Think peo­ple first, not party first

Maryland Independent - - Community Forum -

The Demo­cratic-con­trolled Mary­land Se­nate has OK’d an es­sen­tially mean­ing­less re­dis­trict­ing re­form mea­sure that ties the cre­ation of a non­par­ti­san con­gres­sional re­dis­trict­ing com­mis­sion in Mary­land with the ap­proval of sim­i­lar mea­sures in five other Mid-At­lantic states.

In do­ing so, the Mary­land Se­nate rejected a bet­ter mea­sure that had been pro­posed by an in­de­pen­dent panel and sup­ported by Mary­land Gov. Larry Hogan, a Repub­li­can. The Hogan-backed plan would have es­tab­lished an in­de­pen­dent com­mis­sion to draw lines for the state’s eight con­gres­sional dis­tricts.

The last time re­dis­trict­ing oc­curred in Mary­land was in 2011 un­der Demo­cratic Gov. Martin O’Mal­ley. Hogan was elected in 2014, and one of his cam­paign pledges was to end the state’s prac­tice of ger­ry­man­der­ing.

Ger­ry­man­der­ing is an old po­lit­i­cal term peo­ple love to use. It has a color­ful his­tory, stem­ming from an 1812 po­lit­i­cal car­toon in the Bos­ton Gazette show­ing Gov. Eldridge Gerry’s map for the Mas­sachusetts Se­nate look­ing like a de­monic sala­man­der — the “Gerry-man­der.” The term stuck. One look at Mary­land’s con­gres­sional map from 2011 clearly shows that rather than use pre-ex­ist­ing com­mu­ni­ties and other sen­si­ble ge­o­graphic bound­aries, O’Mal­ley squig­gled lines in the name of po­lit­i­cal ex­pe­di­ency on the part of the Democrats — not that they need much help in this blue state to be­gin with.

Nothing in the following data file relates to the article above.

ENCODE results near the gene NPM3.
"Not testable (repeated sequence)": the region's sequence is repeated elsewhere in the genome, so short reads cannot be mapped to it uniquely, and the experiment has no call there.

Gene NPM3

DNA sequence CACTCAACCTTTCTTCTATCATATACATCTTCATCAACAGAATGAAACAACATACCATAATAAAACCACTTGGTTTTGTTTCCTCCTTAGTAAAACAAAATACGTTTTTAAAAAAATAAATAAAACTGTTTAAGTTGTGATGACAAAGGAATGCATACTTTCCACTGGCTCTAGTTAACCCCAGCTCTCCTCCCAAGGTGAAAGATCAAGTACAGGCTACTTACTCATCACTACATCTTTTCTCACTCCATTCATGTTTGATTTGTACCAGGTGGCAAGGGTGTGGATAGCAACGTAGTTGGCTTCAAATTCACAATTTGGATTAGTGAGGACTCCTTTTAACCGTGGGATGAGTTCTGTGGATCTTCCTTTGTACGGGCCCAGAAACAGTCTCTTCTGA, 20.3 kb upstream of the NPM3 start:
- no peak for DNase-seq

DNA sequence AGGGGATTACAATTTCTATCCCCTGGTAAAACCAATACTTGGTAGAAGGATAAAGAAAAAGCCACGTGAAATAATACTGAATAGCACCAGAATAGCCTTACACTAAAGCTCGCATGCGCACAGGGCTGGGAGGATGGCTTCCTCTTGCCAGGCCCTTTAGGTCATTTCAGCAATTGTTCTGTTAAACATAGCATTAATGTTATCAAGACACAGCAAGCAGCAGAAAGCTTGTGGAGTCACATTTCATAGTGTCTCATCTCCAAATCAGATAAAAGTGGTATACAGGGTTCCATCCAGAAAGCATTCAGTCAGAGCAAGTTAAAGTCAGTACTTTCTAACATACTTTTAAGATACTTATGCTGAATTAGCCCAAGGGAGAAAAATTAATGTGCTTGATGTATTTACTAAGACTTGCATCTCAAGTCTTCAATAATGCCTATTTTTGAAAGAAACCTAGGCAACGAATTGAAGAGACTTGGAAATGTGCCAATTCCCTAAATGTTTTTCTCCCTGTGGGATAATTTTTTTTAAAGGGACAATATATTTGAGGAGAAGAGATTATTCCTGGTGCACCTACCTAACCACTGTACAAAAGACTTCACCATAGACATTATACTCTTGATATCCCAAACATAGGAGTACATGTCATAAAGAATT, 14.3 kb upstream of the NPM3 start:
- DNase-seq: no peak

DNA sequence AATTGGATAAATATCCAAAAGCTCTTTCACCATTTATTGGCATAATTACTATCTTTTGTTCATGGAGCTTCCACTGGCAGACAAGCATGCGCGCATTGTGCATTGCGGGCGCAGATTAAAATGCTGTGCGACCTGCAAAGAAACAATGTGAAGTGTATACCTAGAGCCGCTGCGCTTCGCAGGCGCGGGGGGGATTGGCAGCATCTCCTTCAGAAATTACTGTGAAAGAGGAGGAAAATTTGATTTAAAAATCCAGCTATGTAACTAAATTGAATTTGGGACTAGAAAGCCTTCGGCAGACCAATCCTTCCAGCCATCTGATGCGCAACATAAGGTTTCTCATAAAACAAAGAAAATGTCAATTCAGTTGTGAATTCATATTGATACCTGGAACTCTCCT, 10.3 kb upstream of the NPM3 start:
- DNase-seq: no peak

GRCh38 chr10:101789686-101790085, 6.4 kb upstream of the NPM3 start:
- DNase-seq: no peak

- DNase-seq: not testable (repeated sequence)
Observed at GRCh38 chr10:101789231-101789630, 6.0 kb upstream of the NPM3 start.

Prior to the re­dis­trict­ing, Mary­land Repub­li­cans held two of the state’s eight con­gres­sional dis­tricts, or 25 per­cent of the seats. O’Mal­ley’s plan took that down to one by join­ing the state’s ru­ral western counties in a district with Washington, D.C., suburbs, giv­ing Repub­li­cans 12½ per­cent of Mary­land’s seats in the House of Rep­re­sen­ta­tives. But Democrats ac­count for only 55 per­cent of the state’s reg­is­tered vot­ers (not 87½ per­cent), while Repub­li­cans are 26 per­cent.

O’Mal­ley then strength­ened the Repub­li­cans’ hold on the 1st District, com­pris­ing the en­tirety of the East­ern Shore, by ex­tend­ing it through Har­ford and Bal­ti­more counties.

Al­though O’Mal­ley backed off his ear­lier po­si­tion and ex­pressed sup­port for state-by-state re­dis­trict­ing re­form in a speech ear­lier this year, Democrats in the Mary­land Se­nate opted to back a mea­sure that ties any change in Mary­land to re­forms across the re­gion.

Their ar­gu­ment is that Democrats should not give up their power to draw dis­tricts fa­vor­ing Democrats in Mary­land as long as Repub­li­cans main­tain that power in states they con­trol.

That ar­gu­ment works if the pri­mary re­spon­si­bil­ity of elected of­fi­cials is to their po­lit­i­cal party and that party’s na­tional in­ter­ests.

But Mary­land of­fi­cials are elected to rep­re­sent the best in­ter­ests of the state and the con­stituents in their dis­tricts. Party should come last, not first. It seems that putting party first is one of the major prob­lems plagu­ing the Amer­i­can po­lit­i­cal sys­tem to­day.

Par­ti­san in­ter­ests rule over the best in­ter­ests of state and coun­try. Com­pro­mise is frowned upon. Leg­is­lat­ing and gov­ern­ing take a back seat to scor­ing po­lit­i­cal points.

Af­ter los­ing the gov­er­nor­ship in 2014 to a Repub­li­can in a Demo­cratic-con­trolled state, we would have ex­pected Demo­cratic lead­ers in An­napo­lis to do their best to rep­re­sent all of Mary­land’s vot­ers rather than fo­cus­ing on the party and its lib­eral base.

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